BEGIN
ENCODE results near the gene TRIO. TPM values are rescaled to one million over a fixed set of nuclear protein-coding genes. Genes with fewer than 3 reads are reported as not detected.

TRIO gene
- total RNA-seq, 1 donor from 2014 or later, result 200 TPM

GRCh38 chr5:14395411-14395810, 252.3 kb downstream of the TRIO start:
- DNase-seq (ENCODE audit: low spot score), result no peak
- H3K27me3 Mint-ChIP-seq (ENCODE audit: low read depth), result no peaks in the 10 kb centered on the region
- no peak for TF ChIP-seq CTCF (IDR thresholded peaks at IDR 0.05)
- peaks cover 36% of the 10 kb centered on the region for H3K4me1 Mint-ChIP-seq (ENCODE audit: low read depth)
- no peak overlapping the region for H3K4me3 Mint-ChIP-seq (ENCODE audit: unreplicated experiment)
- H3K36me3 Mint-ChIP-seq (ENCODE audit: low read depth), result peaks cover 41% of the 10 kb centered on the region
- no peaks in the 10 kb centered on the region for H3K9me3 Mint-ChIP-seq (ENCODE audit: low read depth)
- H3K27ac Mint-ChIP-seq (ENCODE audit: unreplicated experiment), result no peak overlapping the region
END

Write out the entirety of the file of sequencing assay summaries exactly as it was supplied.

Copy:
ENCODE results near the gene TRIO. TPM values are rescaled to one million over a fixed set of nuclear protein-coding genes. Genes with fewer than 3 reads are reported as not detected.

TRIO gene
- total RNA-seq, 1 donor from 2014 or later, result 200 TPM

GRCh38 chr5:14395411-14395810, 252.3 kb downstream of the TRIO start:
- DNase-seq (ENCODE audit: low spot score), result no peak
- H3K27me3 Mint-ChIP-seq (ENCODE audit: low read depth), result no peaks in the 10 kb centered on the region
- no peak for TF ChIP-seq CTCF (IDR thresholded peaks at IDR 0.05)
- peaks cover 36% of the 10 kb centered on the region for H3K4me1 Mint-ChIP-seq (ENCODE audit: low read depth)
- no peak overlapping the region for H3K4me3 Mint-ChIP-seq (ENCODE audit: unreplicated experiment)
- H3K36me3 Mint-ChIP-seq (ENCODE audit: low read depth), result peaks cover 41% of the 10 kb centered on the region
- no peaks in the 10 kb centered on the region for H3K9me3 Mint-ChIP-seq (ENCODE audit: low read depth)
- H3K27ac Mint-ChIP-seq (ENCODE audit: unreplicated experiment), result no peak overlapping the region